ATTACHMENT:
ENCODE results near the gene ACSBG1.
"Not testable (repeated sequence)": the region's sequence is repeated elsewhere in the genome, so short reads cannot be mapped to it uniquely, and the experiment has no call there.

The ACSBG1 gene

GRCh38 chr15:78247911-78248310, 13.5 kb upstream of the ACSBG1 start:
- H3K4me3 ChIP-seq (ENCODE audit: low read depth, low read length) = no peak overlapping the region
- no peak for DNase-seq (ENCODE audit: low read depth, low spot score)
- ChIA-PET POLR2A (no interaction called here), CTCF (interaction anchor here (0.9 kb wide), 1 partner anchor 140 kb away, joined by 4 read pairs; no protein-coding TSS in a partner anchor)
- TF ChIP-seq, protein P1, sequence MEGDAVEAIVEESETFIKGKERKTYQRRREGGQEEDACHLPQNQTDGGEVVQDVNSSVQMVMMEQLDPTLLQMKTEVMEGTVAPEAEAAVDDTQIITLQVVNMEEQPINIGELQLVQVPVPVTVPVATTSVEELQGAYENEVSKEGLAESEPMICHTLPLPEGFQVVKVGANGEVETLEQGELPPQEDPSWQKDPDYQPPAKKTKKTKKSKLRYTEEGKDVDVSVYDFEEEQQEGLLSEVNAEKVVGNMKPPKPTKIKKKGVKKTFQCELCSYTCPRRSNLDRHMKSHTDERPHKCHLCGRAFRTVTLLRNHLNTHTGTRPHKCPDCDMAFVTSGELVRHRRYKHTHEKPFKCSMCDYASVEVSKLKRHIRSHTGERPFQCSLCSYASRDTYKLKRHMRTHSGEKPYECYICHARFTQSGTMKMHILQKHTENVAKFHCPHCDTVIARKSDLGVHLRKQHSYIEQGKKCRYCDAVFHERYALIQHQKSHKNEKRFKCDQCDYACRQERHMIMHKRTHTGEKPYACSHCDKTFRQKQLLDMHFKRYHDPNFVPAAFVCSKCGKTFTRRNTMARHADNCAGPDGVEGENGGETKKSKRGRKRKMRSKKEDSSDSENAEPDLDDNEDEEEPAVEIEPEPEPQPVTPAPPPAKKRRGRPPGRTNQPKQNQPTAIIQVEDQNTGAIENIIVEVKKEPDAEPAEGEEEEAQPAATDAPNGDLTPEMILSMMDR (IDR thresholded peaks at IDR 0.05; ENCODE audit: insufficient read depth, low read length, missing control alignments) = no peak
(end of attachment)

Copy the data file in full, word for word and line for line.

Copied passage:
ENCODE results near the gene ACSBG1.
"Not testable (repeated sequence)": the region's sequence is repeated elsewhere in the genome, so short reads cannot be mapped to it uniquely, and the experiment has no call there.

The ACSBG1 gene

GRCh38 chr15:78247911-78248310, 13.5 kb upstream of the ACSBG1 start:
- H3K4me3 ChIP-seq (ENCODE audit: low read depth, low read length) = no peak overlapping the region
- no peak for DNase-seq (ENCODE audit: low read depth, low spot score)
- ChIA-PET POLR2A (no interaction called here), CTCF (interaction anchor here (0.9 kb wide), 1 partner anchor 140 kb away, joined by 4 read pairs; no protein-coding TSS in a partner anchor)
- TF ChIP-seq, protein P1, sequence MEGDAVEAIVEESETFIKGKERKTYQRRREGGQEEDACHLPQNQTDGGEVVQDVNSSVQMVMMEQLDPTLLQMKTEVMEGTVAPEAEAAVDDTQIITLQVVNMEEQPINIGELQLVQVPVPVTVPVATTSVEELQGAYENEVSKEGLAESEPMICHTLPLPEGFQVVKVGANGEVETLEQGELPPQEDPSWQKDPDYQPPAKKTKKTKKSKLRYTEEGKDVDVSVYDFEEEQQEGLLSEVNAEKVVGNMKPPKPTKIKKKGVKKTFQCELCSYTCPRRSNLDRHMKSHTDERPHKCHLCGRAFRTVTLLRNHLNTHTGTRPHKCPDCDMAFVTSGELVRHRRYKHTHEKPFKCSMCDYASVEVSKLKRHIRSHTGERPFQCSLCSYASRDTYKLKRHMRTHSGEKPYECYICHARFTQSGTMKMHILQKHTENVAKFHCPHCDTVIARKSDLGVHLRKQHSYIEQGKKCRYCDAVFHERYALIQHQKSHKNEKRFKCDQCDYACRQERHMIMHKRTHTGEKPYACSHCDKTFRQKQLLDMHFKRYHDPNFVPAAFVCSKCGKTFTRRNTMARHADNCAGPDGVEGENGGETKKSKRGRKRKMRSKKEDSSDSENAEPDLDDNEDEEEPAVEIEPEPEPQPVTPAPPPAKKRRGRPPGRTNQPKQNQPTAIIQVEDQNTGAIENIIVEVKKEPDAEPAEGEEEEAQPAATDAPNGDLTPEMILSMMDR (IDR thresholded peaks at IDR 0.05; ENCODE audit: insufficient read depth, low read length, missing control alignments) = no peak